Glibly referred to by anyone with a smattering of data and telecommunications savvy, few have ever read it. As usual with breakthru authors, their efforts get commercially applied and the insightfulness of the original work is closeted, where it can conveniently be academically referred to "what he said was..." (ellipsis filled in by whatever your professor used to characterize the book.) Shannon took an early art form to a rigorous science. This is the book reporting the method of the since-evolved science of data communications, and a good bit more. The fact that I am the first reviewer in this forum speaks eloquently of the paucity of readers and the concomitant large number of data communication experts who have ignored the now larger issues it discloses than the single commercial application of one of its conclusions. Read it. You will agree with me that focusing on the source rather than the sink (terms he coined) is the weakness of communication theory as currently modeled on Shannon's first, obvious conclusion. The development of the digital computer over the past five decades has opened up the way to harness the ideas that lie latent in this excellent, groundbreaking book.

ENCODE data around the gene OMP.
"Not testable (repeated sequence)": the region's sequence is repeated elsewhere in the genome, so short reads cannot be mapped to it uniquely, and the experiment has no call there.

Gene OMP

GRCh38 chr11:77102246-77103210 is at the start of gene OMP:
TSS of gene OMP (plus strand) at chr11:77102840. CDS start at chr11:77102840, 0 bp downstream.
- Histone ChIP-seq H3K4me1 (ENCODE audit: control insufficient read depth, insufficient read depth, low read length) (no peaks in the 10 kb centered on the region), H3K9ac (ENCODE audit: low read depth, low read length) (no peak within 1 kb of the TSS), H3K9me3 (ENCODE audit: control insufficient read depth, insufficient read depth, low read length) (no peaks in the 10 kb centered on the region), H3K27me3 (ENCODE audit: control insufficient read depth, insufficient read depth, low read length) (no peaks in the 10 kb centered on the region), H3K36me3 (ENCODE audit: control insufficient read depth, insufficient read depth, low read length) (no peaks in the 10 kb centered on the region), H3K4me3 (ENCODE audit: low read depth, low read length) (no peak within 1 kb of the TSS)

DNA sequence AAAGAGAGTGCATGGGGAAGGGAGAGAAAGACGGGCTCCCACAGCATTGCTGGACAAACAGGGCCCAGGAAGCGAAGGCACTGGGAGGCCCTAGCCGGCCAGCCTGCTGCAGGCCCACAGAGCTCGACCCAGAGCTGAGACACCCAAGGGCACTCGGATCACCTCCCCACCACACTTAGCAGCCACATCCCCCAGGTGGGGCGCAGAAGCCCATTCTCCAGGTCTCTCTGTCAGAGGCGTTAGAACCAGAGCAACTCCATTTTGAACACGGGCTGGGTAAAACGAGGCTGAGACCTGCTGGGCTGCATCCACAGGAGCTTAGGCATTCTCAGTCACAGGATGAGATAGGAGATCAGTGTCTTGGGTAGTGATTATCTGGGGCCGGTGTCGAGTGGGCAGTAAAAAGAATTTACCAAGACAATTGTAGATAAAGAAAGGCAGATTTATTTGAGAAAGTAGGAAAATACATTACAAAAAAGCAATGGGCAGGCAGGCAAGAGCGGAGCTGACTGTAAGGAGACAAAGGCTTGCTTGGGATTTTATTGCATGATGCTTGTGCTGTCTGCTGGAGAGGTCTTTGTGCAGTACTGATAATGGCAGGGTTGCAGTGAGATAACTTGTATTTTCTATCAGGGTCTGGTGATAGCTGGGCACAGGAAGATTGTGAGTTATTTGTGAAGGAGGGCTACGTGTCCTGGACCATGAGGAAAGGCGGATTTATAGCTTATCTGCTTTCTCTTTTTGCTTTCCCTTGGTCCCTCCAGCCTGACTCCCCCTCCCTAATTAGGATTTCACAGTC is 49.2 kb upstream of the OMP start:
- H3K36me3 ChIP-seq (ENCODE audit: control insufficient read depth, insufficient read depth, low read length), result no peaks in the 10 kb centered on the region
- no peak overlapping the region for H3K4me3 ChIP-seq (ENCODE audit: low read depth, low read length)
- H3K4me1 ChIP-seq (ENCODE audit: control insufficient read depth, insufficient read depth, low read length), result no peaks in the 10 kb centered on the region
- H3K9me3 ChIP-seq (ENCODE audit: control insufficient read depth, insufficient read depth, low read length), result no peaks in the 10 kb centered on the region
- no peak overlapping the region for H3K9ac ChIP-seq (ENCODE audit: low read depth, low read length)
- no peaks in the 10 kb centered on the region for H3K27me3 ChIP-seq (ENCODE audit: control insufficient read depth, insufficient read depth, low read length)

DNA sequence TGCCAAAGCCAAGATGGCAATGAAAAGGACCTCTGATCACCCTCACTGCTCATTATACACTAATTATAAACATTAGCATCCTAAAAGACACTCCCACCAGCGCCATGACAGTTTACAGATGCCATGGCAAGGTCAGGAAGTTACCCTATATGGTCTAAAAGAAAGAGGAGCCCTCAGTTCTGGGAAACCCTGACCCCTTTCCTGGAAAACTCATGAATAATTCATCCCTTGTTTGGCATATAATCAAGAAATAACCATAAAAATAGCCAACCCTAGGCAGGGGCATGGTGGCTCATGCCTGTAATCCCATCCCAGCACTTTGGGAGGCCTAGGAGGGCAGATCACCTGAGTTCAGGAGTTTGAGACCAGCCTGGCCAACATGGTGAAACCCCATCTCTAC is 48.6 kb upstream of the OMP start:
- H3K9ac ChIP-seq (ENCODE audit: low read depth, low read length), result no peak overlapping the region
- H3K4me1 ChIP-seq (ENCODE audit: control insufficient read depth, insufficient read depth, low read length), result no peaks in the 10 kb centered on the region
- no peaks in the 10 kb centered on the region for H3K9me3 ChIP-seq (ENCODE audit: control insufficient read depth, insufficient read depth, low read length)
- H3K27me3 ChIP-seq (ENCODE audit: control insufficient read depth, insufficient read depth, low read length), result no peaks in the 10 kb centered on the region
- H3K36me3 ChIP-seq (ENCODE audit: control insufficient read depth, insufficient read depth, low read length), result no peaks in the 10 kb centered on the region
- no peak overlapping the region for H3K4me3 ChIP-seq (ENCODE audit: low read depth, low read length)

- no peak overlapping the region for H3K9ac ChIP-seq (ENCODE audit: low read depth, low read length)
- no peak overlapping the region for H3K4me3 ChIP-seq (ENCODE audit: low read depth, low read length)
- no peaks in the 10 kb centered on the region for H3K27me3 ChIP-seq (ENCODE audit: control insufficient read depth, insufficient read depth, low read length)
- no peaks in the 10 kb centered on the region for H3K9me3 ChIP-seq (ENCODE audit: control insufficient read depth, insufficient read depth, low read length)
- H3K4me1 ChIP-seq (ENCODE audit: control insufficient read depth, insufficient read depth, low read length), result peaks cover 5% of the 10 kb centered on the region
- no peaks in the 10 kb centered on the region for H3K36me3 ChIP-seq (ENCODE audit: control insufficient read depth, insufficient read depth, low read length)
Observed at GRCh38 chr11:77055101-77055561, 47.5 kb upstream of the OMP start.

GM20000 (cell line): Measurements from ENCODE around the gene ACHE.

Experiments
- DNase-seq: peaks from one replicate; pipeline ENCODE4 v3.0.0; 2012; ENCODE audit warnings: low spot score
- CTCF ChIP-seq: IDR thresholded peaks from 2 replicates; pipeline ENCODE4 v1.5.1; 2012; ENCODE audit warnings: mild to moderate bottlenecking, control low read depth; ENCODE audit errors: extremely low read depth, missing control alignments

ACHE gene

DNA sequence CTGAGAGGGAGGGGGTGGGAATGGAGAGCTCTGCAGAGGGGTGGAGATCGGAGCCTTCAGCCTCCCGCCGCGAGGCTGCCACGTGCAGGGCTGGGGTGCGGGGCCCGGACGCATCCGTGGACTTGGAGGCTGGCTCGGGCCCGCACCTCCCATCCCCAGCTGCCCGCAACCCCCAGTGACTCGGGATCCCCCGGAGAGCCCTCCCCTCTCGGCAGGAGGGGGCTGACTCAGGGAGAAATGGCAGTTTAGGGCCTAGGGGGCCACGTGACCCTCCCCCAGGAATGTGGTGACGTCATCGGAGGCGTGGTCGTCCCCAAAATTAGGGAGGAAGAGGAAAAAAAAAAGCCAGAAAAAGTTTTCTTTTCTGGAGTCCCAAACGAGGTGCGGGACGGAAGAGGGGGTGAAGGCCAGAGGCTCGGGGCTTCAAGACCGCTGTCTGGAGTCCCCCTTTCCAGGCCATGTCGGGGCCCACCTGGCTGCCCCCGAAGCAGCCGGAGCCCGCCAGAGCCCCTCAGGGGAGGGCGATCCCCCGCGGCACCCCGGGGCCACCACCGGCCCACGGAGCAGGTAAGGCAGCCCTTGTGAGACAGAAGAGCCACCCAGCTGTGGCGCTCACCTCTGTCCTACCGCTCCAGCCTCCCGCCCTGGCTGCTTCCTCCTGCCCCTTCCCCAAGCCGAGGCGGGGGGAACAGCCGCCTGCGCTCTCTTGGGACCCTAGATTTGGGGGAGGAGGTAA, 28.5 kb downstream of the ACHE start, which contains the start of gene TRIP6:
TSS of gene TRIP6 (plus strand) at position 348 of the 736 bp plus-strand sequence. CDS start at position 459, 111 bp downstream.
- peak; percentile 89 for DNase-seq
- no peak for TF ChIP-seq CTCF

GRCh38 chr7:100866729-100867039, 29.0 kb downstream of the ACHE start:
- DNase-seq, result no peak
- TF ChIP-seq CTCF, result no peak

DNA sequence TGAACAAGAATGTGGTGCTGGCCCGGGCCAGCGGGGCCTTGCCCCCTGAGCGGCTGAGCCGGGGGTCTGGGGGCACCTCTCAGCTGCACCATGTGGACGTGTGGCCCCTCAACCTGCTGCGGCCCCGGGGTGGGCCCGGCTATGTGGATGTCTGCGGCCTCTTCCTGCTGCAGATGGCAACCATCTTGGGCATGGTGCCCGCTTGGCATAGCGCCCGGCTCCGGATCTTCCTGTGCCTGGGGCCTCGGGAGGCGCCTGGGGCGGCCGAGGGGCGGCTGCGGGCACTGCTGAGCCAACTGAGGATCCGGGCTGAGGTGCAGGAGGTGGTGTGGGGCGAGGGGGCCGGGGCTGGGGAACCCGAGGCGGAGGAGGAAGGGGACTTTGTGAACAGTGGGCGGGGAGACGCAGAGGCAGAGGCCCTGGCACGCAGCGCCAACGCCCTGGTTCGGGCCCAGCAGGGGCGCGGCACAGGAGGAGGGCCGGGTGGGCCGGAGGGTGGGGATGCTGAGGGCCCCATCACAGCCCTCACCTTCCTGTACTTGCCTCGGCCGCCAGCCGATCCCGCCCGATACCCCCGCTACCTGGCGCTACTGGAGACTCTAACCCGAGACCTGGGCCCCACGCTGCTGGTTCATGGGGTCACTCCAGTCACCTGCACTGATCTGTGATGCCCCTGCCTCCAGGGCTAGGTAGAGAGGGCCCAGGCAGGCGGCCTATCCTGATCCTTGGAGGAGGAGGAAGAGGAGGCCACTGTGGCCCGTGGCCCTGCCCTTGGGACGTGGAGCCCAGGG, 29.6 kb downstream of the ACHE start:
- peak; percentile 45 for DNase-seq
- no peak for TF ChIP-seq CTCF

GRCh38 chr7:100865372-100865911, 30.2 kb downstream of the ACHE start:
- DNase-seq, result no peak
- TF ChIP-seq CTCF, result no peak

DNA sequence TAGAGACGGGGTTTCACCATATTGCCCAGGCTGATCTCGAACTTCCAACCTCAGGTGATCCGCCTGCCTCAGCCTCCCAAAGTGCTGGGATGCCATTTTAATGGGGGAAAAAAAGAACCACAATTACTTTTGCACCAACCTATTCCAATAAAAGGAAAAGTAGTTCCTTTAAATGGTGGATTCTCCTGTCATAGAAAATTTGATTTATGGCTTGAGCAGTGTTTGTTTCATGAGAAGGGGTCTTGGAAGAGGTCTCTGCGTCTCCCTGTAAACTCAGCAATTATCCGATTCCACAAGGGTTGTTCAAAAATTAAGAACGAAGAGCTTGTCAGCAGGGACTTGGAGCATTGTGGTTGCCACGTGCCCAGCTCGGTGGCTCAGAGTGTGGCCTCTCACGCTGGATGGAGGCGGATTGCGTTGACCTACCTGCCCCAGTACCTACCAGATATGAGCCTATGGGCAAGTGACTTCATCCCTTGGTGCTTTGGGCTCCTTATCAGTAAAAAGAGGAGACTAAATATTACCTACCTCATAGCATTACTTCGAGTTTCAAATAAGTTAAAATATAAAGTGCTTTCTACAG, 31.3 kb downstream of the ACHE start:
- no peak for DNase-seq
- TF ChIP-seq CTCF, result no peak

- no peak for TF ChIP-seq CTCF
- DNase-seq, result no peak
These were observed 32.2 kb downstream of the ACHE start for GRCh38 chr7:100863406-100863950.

Harvey B. Vedder ret Sr Data Comm Eng, Bell Atlantic us000483@mindspring.com
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on February 14, 2002
I think it is fair to say that this book, based on Shannons landmark paper represents what I believe to be, the most important engineering paper ever written in the history of the world (both up to this point, and likely will remain so in the future). In terms of "practical implementation" of theory, it's fair to say that this seminal work has had a far greater contribution to mankind than Einsteins' paper on general and special relativity (just don't say that to a physicists face).